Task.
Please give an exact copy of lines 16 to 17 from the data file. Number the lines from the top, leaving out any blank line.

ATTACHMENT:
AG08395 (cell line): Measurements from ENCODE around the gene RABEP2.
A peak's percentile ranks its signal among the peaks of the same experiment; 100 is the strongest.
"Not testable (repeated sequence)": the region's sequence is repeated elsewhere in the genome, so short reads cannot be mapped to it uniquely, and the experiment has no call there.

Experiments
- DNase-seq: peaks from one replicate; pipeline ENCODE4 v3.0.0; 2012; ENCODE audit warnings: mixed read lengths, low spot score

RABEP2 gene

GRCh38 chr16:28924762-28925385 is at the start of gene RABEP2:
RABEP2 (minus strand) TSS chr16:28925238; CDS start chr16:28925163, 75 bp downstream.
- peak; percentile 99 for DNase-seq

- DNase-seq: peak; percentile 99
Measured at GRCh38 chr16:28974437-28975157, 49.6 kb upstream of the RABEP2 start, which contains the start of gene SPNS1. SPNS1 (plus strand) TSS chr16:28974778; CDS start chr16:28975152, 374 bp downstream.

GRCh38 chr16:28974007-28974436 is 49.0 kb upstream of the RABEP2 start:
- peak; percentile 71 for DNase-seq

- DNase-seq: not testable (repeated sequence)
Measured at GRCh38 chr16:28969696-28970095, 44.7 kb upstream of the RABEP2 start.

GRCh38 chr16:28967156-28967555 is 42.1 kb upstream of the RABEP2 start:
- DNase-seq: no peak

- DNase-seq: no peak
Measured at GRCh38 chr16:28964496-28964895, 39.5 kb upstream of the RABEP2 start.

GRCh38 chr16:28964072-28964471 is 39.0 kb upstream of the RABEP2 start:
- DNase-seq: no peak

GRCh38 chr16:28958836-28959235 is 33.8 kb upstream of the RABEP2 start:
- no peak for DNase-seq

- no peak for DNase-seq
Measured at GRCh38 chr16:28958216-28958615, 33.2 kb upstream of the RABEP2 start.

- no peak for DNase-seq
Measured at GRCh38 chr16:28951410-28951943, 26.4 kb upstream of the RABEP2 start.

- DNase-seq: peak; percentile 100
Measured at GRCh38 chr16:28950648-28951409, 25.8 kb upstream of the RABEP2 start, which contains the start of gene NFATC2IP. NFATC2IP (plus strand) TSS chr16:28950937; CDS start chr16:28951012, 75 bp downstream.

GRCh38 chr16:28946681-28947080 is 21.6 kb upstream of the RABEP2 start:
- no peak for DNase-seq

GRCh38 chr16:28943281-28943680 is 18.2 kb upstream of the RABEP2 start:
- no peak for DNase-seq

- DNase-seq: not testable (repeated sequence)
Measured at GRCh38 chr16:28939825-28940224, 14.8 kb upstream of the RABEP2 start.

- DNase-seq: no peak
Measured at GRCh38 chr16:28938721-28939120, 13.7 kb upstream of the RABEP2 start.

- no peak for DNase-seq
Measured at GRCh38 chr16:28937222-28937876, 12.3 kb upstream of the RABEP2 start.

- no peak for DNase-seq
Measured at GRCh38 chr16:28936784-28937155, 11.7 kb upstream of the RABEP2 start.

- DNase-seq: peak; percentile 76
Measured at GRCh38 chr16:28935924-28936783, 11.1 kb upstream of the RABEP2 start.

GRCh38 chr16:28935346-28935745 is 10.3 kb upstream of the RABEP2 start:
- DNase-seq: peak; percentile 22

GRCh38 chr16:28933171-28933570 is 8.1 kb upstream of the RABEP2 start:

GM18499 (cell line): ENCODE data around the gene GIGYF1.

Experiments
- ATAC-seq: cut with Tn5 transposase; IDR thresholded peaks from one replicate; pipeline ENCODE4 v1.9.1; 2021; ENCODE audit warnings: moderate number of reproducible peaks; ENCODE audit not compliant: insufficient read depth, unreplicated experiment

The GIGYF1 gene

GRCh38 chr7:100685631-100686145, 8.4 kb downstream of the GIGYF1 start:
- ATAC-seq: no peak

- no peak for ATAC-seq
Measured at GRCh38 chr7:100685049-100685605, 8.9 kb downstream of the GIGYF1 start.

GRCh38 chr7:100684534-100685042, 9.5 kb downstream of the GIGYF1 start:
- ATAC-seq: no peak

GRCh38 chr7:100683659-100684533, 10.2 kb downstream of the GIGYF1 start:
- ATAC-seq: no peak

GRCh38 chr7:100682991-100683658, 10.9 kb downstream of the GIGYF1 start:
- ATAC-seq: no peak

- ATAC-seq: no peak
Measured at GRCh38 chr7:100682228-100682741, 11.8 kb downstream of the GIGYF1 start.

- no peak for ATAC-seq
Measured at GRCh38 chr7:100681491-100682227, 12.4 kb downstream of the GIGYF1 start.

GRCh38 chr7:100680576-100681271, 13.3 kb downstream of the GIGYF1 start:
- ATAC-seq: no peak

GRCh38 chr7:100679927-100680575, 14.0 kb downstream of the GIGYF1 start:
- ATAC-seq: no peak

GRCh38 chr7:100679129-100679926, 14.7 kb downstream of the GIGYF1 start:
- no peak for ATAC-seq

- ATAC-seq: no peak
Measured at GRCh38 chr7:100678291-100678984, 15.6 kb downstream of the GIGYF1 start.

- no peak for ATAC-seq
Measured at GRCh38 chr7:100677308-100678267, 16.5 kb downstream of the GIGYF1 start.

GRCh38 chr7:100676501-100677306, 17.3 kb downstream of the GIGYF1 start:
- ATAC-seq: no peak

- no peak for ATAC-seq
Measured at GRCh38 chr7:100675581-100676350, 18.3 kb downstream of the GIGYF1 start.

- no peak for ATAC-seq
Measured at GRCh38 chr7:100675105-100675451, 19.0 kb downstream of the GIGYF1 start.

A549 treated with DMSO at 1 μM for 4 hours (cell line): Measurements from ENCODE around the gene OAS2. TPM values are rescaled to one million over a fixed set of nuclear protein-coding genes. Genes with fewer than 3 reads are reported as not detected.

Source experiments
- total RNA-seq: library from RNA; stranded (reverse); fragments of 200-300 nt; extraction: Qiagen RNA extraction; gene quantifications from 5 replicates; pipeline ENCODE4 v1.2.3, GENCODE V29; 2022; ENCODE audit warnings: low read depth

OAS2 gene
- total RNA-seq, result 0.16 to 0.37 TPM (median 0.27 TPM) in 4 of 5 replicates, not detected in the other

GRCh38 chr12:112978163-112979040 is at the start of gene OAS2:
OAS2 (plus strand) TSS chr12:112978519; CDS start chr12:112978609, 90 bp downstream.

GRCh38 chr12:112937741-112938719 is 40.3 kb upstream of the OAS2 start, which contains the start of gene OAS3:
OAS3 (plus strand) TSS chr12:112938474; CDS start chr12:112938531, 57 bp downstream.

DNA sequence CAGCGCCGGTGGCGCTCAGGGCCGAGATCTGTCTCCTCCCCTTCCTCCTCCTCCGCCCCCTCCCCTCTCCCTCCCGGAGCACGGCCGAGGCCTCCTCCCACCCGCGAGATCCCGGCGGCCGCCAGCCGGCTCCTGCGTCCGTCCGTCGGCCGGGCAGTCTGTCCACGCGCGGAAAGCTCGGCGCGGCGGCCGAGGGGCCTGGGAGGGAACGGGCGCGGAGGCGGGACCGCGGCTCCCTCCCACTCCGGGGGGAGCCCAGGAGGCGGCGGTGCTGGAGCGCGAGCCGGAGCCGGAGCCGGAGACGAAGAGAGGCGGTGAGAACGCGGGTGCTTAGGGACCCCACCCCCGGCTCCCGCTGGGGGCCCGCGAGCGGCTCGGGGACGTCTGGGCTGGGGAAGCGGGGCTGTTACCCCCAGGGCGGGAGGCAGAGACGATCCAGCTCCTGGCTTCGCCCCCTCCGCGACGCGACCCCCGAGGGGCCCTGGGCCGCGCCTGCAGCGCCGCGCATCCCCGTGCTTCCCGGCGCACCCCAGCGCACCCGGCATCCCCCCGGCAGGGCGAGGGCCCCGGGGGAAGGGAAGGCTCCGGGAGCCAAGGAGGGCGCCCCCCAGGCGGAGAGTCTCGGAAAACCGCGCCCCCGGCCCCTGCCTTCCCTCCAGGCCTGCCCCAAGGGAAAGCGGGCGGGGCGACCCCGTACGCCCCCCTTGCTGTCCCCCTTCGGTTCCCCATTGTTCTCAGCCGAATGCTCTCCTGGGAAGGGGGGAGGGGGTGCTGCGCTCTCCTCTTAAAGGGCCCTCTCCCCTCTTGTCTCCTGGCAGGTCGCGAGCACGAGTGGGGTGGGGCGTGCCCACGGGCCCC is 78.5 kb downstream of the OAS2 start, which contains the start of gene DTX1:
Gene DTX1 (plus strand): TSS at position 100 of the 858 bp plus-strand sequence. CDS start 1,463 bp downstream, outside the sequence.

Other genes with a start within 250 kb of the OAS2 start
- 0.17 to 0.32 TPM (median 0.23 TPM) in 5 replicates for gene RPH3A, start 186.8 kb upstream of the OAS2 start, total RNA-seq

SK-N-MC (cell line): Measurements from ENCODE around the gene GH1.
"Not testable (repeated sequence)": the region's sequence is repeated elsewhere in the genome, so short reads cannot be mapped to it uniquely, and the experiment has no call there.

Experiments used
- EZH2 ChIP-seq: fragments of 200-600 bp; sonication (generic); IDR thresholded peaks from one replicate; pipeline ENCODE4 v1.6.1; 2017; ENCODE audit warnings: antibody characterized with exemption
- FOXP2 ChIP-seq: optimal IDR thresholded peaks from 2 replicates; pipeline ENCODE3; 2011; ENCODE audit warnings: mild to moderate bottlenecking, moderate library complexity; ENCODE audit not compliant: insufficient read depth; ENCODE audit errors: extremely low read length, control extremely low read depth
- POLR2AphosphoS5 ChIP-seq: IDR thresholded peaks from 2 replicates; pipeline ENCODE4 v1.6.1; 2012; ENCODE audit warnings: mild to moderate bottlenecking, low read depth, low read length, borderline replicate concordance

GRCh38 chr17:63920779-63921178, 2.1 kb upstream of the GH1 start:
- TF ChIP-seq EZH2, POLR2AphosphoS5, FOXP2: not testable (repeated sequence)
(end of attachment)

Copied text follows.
GRCh38 chr16:28967156-28967555 is 42.1 kb upstream of the RABEP2 start:
- DNase-seq: no peak